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Patterns of population location in Auckland


  • David C. Maré

    () (Motu Economic and Public Policy Research)

  • Andrew Coleman

    () (Motu Economic and Public Policy Research)

  • Ruth Pinkerton

    () (Motu Economic and Public Policy Research)


This paper uses spatial statistical techniques to examine the economic determinants of residential location patterns in Auckland in 2006. The primary empirical focus of this paper is descriptive. We seek to establish the extent to which there are identifiable population subgroups that cluster together within the Auckland Urban Area, and further, to ascertain where these groups mainly live. It confirms previous findings of strong ethnic clustering and identifies clustering by qualification, income, and country of birth. It examines the interaction between incomes, land prices, and population density, and the relationship of land price with access to selected locational amenities.

Suggested Citation

  • David C. Maré & Andrew Coleman & Ruth Pinkerton, 2011. "Patterns of population location in Auckland," Working Papers 11_06, Motu Economic and Public Policy Research.
  • Handle: RePEc:mtu:wpaper:11_06

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    References listed on IDEAS

    1. Alex Anas & Richard Arnott & Kenneth A. Small, 1998. "Urban Spatial Structure," Journal of Economic Literature, American Economic Association, vol. 36(3), pages 1426-1464, September.
    2. Arthur Grimes & Yun Liang, 2008. "Bridge to Somewhere: The Value of Auckland's Northern Motorway Extensions," Working Papers 08_07, Motu Economic and Public Policy Research.
    3. Edward Glaeser & Janet Kohlhase, 2003. "Cities, regions and the decline of transport costs," Economics of Governance, Springer, vol. 83(1), pages 197-228, October.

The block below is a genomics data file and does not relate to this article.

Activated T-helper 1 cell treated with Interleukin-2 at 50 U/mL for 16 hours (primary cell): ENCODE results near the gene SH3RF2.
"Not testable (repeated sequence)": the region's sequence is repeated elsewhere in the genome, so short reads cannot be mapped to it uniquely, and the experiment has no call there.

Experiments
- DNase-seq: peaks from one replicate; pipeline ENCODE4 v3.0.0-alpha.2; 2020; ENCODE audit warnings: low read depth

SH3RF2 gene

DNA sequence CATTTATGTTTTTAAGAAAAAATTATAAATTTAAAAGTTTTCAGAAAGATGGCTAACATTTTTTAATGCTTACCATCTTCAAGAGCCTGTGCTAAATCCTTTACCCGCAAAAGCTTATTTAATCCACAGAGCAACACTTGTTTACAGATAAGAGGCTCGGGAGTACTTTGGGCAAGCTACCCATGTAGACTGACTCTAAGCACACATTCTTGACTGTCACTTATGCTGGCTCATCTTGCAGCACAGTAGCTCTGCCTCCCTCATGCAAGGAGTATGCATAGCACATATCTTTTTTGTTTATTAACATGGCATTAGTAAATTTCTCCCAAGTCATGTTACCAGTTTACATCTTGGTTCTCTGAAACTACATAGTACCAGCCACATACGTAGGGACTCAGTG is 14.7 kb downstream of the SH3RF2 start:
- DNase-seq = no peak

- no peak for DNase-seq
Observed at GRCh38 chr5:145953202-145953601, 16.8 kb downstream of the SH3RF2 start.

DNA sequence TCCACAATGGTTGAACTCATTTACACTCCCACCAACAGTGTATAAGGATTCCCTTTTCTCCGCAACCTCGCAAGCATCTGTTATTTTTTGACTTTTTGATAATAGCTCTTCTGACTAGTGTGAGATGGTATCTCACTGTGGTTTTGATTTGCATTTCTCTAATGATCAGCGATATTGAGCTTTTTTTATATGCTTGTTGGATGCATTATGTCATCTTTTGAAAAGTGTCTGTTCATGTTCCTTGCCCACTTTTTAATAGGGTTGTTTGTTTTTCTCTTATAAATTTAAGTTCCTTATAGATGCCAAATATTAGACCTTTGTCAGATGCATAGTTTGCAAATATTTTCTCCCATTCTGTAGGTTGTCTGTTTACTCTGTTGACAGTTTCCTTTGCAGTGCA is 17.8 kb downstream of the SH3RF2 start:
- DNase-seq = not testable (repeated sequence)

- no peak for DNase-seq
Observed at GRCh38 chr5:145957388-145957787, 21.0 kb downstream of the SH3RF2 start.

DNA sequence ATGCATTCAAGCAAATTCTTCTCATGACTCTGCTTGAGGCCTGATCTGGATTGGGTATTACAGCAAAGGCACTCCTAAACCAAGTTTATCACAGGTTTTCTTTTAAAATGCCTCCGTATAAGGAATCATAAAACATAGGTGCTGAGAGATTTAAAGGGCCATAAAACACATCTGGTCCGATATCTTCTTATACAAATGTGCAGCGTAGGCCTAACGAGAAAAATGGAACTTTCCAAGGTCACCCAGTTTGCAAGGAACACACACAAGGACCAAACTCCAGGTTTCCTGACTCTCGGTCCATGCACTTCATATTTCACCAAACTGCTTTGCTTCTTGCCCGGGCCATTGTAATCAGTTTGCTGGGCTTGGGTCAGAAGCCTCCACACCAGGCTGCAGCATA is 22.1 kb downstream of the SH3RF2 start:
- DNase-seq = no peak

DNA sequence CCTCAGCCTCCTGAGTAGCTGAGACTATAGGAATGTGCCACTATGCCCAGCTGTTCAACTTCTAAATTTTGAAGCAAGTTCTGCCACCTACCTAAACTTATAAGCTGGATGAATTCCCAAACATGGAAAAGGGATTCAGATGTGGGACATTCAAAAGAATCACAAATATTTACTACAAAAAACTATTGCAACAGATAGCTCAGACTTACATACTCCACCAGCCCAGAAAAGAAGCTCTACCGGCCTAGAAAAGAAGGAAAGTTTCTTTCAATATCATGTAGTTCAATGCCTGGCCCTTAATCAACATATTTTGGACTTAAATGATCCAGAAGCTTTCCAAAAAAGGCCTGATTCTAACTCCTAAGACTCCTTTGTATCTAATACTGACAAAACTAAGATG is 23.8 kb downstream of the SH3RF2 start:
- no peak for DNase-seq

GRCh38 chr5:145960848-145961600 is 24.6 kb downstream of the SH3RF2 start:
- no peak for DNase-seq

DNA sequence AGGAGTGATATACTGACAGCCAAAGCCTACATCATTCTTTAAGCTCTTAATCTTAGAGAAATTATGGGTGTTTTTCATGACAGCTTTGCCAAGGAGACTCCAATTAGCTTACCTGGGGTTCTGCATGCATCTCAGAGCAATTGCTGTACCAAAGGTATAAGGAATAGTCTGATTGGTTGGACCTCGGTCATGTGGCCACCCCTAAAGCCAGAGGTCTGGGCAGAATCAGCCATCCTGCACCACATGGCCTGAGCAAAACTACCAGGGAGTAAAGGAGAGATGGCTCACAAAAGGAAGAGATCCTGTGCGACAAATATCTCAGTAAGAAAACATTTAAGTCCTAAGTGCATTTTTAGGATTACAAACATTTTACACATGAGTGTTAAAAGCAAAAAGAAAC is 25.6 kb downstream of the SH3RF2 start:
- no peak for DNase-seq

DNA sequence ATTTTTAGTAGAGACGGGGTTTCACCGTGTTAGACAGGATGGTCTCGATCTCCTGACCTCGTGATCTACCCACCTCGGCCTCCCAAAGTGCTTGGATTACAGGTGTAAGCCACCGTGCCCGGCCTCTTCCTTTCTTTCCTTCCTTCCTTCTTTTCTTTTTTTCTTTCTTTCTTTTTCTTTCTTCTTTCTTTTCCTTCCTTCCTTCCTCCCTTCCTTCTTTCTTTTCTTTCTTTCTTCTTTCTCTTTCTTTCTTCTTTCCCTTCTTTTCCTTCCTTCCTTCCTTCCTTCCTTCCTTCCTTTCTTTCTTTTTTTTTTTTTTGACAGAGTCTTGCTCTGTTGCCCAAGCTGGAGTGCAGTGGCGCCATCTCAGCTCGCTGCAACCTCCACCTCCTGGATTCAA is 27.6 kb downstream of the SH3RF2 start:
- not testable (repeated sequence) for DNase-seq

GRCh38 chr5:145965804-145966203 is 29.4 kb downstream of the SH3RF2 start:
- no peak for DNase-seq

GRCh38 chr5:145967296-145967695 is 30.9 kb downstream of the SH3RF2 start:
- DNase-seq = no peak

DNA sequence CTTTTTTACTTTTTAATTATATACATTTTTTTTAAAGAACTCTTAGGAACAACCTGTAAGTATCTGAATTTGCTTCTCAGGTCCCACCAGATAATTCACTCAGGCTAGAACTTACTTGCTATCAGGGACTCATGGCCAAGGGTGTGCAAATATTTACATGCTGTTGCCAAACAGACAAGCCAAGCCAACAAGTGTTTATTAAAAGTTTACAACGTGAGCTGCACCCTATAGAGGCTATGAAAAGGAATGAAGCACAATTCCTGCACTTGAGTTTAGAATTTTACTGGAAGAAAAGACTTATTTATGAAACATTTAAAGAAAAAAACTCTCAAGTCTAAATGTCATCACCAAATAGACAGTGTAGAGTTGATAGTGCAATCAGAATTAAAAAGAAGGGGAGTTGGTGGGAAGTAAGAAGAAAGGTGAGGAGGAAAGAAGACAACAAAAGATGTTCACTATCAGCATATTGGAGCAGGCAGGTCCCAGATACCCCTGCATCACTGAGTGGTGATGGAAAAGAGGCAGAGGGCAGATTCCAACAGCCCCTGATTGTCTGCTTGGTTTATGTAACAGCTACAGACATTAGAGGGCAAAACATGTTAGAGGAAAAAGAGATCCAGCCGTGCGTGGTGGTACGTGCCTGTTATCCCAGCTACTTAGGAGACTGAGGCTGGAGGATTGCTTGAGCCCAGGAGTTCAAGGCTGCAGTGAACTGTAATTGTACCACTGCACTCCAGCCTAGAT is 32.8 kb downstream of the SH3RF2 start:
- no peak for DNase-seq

4. Thomas J. Nechyba & Randall P. Walsh, 2004. "Urban Sprawl," Journal of Economic Perspectives, American Economic Association, vol. 18(4), pages 177-200, Fall.
    5. Ron Johnston & Michael Poulsen & James Forrest, 2011. "Evaluating Changing Residential Segregation In Auckland, New Zealand, Using Spatial Statistics," Tijdschrift voor Economische en Sociale Geografie, Royal Dutch Geographical Society KNAG, vol. 102(1), pages 1-23, February.
    6. David Albouy, 2009. "What Are Cities Worth? Land Rents, Local Productivity, and the Capitalization of Amenity Values," NBER Working Papers 14981, National Bureau of Economic Research, Inc.
    7. Nathaniel Baum-Snow, 2007. "Did Highways Cause Suburbanization?," The Quarterly Journal of Economics, Oxford University Press, vol. 122(2), pages 775-805.
    8. Schelling, Thomas C, 1969. "Models of Segregation," American Economic Review, American Economic Association, vol. 59(2), pages 488-493, May.
    9. Bayer, Patrick & Timmins, Christopher, 2005. "On the equilibrium properties of locational sorting models," Journal of Urban Economics, Elsevier, vol. 57(3), pages 462-477, May.
    10. Rappaport, Jordan, 2008. "Consumption amenities and city population density," Regional Science and Urban Economics, Elsevier, vol. 38(6), pages 533-552, November.
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    More about this item


    Residential location choice; local amenities; residential sorting;

    JEL classification:

    • R12 - Urban, Rural, Regional, Real Estate, and Transportation Economics - - General Regional Economics - - - Size and Spatial Distributions of Regional Economic Activity; Interregional Trade (economic geography)
    • R23 - Urban, Rural, Regional, Real Estate, and Transportation Economics - - Household Analysis - - - Regional Migration; Regional Labor Markets; Population
    • R31 - Urban, Rural, Regional, Real Estate, and Transportation Economics - - Real Estate Markets, Spatial Production Analysis, and Firm Location - - - Housing Supply and Markets

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